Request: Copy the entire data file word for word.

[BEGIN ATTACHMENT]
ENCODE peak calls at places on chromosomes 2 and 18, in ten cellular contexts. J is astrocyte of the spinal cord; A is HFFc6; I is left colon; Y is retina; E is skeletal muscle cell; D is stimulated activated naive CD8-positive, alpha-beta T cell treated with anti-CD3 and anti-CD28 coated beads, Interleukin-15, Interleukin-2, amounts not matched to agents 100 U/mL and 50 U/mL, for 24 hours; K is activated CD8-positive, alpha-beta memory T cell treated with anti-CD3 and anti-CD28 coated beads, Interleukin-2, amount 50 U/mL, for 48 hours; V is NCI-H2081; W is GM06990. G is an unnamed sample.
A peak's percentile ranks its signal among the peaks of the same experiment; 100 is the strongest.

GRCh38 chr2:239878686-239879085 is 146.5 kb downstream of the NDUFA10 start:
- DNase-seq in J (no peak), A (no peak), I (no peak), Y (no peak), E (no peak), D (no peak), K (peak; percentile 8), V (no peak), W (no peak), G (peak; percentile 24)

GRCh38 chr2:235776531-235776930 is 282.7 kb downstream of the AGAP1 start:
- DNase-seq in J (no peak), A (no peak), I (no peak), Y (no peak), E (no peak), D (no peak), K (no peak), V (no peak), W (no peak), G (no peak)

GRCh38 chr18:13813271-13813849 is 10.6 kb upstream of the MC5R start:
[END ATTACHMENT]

ENCODE peak calls at places on chromosomes 2 and 18, in ten cellular contexts. J is astrocyte of the spinal cord; A is HFFc6; I is left colon; Y is retina; E is skeletal muscle cell; D is stimulated activated naive CD8-positive, alpha-beta T cell treated with anti-CD3 and anti-CD28 coated beads, Interleukin-15, Interleukin-2, amounts not matched to agents 100 U/mL and 50 U/mL, for 24 hours; K is activated CD8-positive, alpha-beta memory T cell treated with anti-CD3 and anti-CD28 coated beads, Interleukin-2, amount 50 U/mL, for 48 hours; V is NCI-H2081; W is GM06990. G is an unnamed sample.
A peak's percentile ranks its signal among the peaks of the same experiment; 100 is the strongest.

GRCh38 chr2:239878686-239879085 is 146.5 kb downstream of the NDUFA10 start:
- DNase-seq in J (no peak), A (no peak), I (no peak), Y (no peak), E (no peak), D (no peak), K (peak; percentile 8), V (no peak), W (no peak), G (peak; percentile 24)

GRCh38 chr2:235776531-235776930 is 282.7 kb downstream of the AGAP1 start:
- DNase-seq in J (no peak), A (no peak), I (no peak), Y (no peak), E (no peak), D (no peak), K (no peak), V (no peak), W (no peak), G (no peak)

GRCh38 chr18:13813271-13813849 is 10.6 kb upstream of the MC5R start: